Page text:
AFGHANISTAN: The U.S. military says an American soldier and 10 civilians have been
killed in a suicide attack on a coalition convoy in eastern
Afghanistan, near the Pakistani border.
Afghan authorities say today's attack near
the city of Jalalabad, the capital of Nangarhar province, also wounded
nearly 70 people. The U.S. military says 58 people were wounded in the
Local sources say the bomber exploded a vehicle near the convoy as it traveled past a crowded market in the Batikot district.
No one has claimed responsibility, but many attacks against Afghan and
foreign forces in the region are the work of Taliban militants.
PAKISTAN - VIOLENCE: Pakistani police say gunmen have kidnapped an Iranian diplomat and
killed his guard in a volatile area in northwestern Pakistan.
Police officials say the attack happened today in the city
of Peshawar, where a U.S. aid worker and his driver were shot dead
Wednesday. Police and colleagues identified the U.S. aid worker as
who worked for a U.S.-funded project to develop the tribal region along
the Afghan border.
Also Wednesday, a suicide bomber killed at least three security
officers when he rammed his explosives-laden vehicle into the gate of a
school (in Shabqadar) about 35 kilometers north of Peshawar.
WORLD ECONOMY: Asian markets are sharply lower today, in the wake of
Wednesday's major selloff on Wall Street and a decision to change the
focus of the 700-billion dollar financial rescue plan.
Both Japan's Nikkei and Hong Kong's Hang Seng indexes both lost more
than five percent by the closing bell, while Australia's index lost
nearly six percent. Markets in Seoul and Wellington also sustained
Meanwhile, oil prices have fallen to 55 dollars a barrel in trading on the New York Mercantile Exchange in Singapore.
Investors are reacting to more bad news involving the U.S. economy.
NOKOR - NUCLEAR: South Korea's foreign minister says the North maybe trying to extract
more concessions from the nations involved in negotiations over the
regime's nuclear program.
Yu Myung-hwan told reporters in Seoul today that Pyongyang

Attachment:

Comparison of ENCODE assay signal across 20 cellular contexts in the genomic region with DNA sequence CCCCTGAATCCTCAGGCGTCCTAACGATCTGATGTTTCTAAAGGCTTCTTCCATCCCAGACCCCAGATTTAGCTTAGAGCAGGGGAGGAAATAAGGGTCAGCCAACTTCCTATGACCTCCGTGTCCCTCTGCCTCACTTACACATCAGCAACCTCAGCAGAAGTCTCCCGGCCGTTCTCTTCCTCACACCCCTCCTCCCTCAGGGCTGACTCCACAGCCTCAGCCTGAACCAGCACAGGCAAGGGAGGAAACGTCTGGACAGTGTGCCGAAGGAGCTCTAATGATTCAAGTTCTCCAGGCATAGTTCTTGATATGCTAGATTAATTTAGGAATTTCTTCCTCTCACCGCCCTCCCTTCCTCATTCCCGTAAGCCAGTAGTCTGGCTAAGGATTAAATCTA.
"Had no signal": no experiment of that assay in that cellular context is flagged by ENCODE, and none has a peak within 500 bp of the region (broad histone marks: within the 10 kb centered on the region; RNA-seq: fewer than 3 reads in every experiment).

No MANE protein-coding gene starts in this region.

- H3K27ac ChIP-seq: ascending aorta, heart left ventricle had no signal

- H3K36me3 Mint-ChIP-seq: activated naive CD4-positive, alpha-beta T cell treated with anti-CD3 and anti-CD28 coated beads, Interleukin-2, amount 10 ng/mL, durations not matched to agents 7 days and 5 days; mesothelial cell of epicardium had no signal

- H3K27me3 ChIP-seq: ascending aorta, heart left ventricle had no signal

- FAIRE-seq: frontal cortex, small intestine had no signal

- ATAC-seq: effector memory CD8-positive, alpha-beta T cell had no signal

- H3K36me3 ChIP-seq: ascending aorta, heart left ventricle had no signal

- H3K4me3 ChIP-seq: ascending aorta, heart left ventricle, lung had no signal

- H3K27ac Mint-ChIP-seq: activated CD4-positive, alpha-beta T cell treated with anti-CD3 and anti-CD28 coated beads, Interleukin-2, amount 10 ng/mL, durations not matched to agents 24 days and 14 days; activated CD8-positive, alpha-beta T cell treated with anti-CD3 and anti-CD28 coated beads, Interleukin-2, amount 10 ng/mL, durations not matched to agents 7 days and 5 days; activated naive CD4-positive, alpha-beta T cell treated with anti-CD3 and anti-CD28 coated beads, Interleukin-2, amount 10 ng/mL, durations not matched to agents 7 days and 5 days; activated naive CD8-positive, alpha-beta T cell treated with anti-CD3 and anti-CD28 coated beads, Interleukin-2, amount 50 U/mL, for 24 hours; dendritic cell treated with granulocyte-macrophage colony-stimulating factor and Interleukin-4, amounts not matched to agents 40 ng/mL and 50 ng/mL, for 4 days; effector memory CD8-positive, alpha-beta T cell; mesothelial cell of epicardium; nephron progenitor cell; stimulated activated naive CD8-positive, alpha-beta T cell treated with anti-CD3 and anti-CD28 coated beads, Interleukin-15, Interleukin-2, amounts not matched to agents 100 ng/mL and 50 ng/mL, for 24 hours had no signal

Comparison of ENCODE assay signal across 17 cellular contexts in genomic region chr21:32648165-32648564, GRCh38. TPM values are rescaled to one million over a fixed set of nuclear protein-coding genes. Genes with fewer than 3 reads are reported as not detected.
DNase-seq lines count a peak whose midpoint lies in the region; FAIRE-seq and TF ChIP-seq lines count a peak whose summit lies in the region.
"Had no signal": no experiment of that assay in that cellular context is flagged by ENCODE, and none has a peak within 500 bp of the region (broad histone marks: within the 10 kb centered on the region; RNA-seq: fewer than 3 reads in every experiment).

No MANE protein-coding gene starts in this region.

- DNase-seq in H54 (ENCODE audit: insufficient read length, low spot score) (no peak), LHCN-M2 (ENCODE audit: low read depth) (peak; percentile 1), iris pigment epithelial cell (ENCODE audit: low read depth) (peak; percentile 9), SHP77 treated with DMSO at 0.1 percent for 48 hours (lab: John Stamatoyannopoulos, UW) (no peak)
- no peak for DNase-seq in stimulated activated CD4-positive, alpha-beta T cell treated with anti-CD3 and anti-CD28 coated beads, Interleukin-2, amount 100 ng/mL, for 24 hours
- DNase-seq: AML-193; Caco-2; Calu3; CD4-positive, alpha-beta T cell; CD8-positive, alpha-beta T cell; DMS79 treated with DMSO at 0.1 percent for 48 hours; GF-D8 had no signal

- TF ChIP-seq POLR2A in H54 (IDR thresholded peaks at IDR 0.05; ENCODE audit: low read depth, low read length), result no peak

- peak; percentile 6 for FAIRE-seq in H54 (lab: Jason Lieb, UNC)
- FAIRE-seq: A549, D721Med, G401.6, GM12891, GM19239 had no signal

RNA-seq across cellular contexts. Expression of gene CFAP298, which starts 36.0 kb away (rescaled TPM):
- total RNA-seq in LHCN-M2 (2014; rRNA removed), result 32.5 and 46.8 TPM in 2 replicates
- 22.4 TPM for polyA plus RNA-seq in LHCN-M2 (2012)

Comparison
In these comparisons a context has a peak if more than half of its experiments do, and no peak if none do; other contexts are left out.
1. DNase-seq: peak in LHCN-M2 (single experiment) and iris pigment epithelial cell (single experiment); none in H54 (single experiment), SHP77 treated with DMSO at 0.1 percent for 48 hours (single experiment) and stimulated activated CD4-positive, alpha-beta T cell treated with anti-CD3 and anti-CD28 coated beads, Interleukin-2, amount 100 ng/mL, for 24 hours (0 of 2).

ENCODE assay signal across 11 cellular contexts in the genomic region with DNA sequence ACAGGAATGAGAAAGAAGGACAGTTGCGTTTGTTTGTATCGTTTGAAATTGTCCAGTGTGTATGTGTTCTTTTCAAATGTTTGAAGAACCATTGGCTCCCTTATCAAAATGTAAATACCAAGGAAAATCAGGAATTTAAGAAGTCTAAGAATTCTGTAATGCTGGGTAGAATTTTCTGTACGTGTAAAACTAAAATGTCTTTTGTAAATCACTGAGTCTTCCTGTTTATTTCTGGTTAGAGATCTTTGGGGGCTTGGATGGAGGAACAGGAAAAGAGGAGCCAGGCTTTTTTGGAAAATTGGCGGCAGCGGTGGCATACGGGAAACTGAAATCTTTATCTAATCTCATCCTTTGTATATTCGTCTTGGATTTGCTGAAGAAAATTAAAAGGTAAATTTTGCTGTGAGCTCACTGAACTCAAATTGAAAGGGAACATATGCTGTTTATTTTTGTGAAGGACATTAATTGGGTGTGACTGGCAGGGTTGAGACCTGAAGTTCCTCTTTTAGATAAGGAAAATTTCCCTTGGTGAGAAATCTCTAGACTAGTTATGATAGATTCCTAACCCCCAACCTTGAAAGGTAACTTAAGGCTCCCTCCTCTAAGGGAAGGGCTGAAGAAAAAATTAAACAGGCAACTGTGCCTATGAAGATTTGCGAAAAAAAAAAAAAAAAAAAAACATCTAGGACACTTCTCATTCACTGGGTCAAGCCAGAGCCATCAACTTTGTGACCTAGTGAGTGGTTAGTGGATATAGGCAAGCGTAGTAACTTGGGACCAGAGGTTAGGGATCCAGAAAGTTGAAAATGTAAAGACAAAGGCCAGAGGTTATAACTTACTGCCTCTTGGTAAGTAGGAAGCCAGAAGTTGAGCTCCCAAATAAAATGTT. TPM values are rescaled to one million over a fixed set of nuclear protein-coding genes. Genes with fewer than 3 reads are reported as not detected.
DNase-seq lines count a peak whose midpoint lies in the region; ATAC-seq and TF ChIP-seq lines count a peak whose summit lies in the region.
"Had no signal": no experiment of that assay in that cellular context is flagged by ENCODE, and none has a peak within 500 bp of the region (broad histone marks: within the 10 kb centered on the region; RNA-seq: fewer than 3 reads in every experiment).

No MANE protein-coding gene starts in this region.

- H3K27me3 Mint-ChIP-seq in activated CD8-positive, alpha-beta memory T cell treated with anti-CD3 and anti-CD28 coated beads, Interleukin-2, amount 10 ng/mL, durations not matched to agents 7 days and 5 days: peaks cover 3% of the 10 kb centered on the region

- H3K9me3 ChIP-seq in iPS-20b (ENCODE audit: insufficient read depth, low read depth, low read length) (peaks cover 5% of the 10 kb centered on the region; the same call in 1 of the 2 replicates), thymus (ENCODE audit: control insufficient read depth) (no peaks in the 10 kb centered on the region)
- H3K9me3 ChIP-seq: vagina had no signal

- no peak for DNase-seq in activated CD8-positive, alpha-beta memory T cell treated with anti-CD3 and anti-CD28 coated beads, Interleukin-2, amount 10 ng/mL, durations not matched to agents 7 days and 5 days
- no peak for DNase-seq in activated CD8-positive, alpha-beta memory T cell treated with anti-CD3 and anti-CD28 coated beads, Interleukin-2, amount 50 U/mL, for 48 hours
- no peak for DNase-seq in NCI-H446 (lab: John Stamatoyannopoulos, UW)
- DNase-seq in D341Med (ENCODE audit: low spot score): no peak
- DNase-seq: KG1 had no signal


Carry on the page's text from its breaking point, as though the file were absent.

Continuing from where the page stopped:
usually creates a crisis over a certain issue, and uses it to receive
more aid before resolving the matter.
North Korea on Wednesday said it will not allow international
inspectors to take samples from its nuclear facilities. The regime says
it had only agreed to nuclear sit visits by experts, and that anything
more stringent would violate the country's sovereignty.
TAIWAN - GRAFT: The lawyer for ex-Taiwan President Chen Shui-bian says his client has
begun a hunger strike to protest his arrest on several counts of
Mr. Chen was detained Wednesday over allegations of graft, bribery,
illegal possession of state assets, and other offenses that he says are
politically motivated. He was jailed after several hours of
Attorney Cheng Wen-long says the former president is staging his hunger
strike to call attention to what he says is the "death" of justice in
Taiwan, and the regression of democracy on the self-ruled island.
BURMA - DISSIDENT: The United States has joined human rights advocates in condemning long
prison terms the Burmese military government has handed at least 40
In Washington Wednesday, a U.S. State Department spokesman called
the dissidents "brave democracy activists." He said their only crime
was to challenge what he called the Burmese government's "illegitimate"
The spokesman called on Burma's military leaders to begin a genuine
dialogue with political opponents and ethnic minority representatives.
CAMBODIA - THAILAND: Cambodia and Thailand have pledged to start marking out a disputed
border near the ruins of an ancient temple where troops from both sides
have faced off since July.
After three days of negotiations in the Cambodian town of Siem Reap,
Cambodian Foreign Minister Hor Namhong and Thai Foreign Minister
Sompong Amornviwat announced Wednesday the
re-drawing of the border will start next month. The border skirts the
900-year-old Preah Vihear temple, long the center of the dispute.
Last month, an intense round of fighting erupted between Cambodian and
Thai troops around the temple.
OBAMA - SUMMIT: U.S. President-elect Barack Obama has named a bipartisan duo of
Washington veterans to meet with foreign delegations at a global
financial summit beginning Saturday in the U.S. capital.
Officials say former Secretary of State Madeleine Albright, a Democrat,
and former Republican Congressman Jim Leach will represent Mr. Obama at
the gathering of delegations from 20 countries.
President-elect Obama is not attending the summit and will not meet
with foreign dignitaries as he has not yet been inaugurated. His aides
have said that there is one president at a time in the United States.
UN-INTERFAITH CONFERENCE: U.S. President George Bush today will address world leaders
gathered at United Nations headquarters in New York for an interfaith
Mr. Bush is also scheduled to meet with Saudi Arabia's King Abdullah,
who addressed the U.N. General Assembly on Wednesday.
King Abdullah called for a global effort to fight terrorism and promote
peace and harmony. He said terrorism and crime stem from a lack of
Israeli President Shimon Peres also addressed the forum Wednesday and
took the rare opportunity to address King Abdullah directly.
US - EARTHQUAKE DRILL: California today will stage what is believed to be the biggest earthquake drill in U.S. history.
About five million people are expected to take part in an exercise
simulating a seven-point-eight magnitude quake along the San Andreas
Fault in southern
When the mock quake strikes, millions of participants are expected to drop, run for cover or hold on to something.
The scenario calls for massive destruction that leaves 18-hundred
people dead, more than 50-thousand injured, and 200-billion dollars in
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